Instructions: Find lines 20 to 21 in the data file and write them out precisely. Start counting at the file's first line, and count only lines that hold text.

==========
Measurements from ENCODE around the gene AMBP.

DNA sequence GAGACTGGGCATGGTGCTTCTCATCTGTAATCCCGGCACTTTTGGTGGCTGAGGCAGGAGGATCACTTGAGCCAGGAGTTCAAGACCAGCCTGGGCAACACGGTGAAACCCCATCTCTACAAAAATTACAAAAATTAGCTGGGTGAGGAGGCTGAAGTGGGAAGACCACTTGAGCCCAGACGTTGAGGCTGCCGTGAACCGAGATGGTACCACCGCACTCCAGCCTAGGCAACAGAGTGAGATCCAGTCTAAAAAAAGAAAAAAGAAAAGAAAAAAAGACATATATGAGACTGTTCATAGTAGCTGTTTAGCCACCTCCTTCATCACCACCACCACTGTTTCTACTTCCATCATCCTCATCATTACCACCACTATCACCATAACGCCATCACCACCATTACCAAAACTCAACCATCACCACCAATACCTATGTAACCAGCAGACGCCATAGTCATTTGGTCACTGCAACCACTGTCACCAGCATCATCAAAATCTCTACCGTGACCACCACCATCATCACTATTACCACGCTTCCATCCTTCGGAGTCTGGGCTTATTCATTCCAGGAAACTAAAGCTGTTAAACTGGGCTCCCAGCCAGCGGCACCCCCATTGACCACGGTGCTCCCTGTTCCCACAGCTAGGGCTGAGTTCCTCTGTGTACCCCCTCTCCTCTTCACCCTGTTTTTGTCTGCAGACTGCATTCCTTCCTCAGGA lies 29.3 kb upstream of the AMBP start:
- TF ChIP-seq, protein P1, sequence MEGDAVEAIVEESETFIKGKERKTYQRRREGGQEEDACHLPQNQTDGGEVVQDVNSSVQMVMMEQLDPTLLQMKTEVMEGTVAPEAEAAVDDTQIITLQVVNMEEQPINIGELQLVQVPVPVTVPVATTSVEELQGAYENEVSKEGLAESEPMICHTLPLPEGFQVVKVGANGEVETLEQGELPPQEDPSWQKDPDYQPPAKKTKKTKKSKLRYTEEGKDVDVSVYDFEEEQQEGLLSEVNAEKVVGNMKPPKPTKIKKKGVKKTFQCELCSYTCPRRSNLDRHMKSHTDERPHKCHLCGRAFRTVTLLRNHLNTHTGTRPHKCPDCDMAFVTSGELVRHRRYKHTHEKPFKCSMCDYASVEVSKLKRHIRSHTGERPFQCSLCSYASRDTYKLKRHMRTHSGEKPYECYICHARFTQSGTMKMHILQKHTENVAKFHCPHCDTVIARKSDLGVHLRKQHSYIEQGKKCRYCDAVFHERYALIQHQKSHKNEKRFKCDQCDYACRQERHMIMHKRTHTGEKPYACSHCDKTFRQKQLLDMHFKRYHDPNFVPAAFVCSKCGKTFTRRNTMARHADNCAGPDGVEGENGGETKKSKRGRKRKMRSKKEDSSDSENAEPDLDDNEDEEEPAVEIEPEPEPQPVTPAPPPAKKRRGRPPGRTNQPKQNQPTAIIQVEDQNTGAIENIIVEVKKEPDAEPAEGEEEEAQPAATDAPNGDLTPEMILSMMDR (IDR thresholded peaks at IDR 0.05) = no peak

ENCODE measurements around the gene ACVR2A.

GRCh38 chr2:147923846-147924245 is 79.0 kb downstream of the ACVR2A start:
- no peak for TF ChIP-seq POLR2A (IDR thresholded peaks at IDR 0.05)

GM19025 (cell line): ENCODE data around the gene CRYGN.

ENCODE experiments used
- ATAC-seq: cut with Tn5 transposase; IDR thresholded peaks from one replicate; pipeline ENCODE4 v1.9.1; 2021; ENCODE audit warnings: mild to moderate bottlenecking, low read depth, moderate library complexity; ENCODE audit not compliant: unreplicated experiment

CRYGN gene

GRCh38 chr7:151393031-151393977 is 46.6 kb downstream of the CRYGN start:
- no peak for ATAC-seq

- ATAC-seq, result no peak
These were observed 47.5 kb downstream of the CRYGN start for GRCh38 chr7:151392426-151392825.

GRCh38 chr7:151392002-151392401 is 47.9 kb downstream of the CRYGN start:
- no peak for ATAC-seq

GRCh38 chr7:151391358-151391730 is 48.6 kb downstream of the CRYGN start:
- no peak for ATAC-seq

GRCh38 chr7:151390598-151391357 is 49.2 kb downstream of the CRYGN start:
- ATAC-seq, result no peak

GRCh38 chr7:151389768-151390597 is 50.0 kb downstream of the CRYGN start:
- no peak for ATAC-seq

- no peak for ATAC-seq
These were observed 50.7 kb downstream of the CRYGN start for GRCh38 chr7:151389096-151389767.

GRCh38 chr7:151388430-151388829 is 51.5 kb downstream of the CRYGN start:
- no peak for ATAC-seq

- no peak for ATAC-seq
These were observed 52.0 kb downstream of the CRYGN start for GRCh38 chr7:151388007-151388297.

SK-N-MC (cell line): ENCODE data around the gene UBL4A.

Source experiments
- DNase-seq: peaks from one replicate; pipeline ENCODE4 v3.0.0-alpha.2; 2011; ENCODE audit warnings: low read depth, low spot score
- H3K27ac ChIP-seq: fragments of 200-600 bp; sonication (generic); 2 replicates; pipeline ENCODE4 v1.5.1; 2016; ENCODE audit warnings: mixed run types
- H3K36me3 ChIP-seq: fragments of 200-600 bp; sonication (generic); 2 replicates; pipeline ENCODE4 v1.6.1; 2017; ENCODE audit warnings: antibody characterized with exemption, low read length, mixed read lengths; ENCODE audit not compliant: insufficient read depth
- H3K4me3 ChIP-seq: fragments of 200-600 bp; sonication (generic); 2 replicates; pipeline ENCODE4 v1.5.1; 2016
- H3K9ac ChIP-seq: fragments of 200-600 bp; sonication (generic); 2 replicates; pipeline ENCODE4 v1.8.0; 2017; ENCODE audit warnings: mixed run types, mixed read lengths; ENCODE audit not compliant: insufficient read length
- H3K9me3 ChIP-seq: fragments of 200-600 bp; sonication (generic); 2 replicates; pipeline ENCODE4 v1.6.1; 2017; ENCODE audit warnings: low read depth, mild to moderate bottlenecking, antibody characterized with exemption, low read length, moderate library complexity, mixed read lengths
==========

- ATAC-seq, result no peak

GRCh38 chr7:151389768-151390597 is 50.0 kb downstream of the CRYGN start: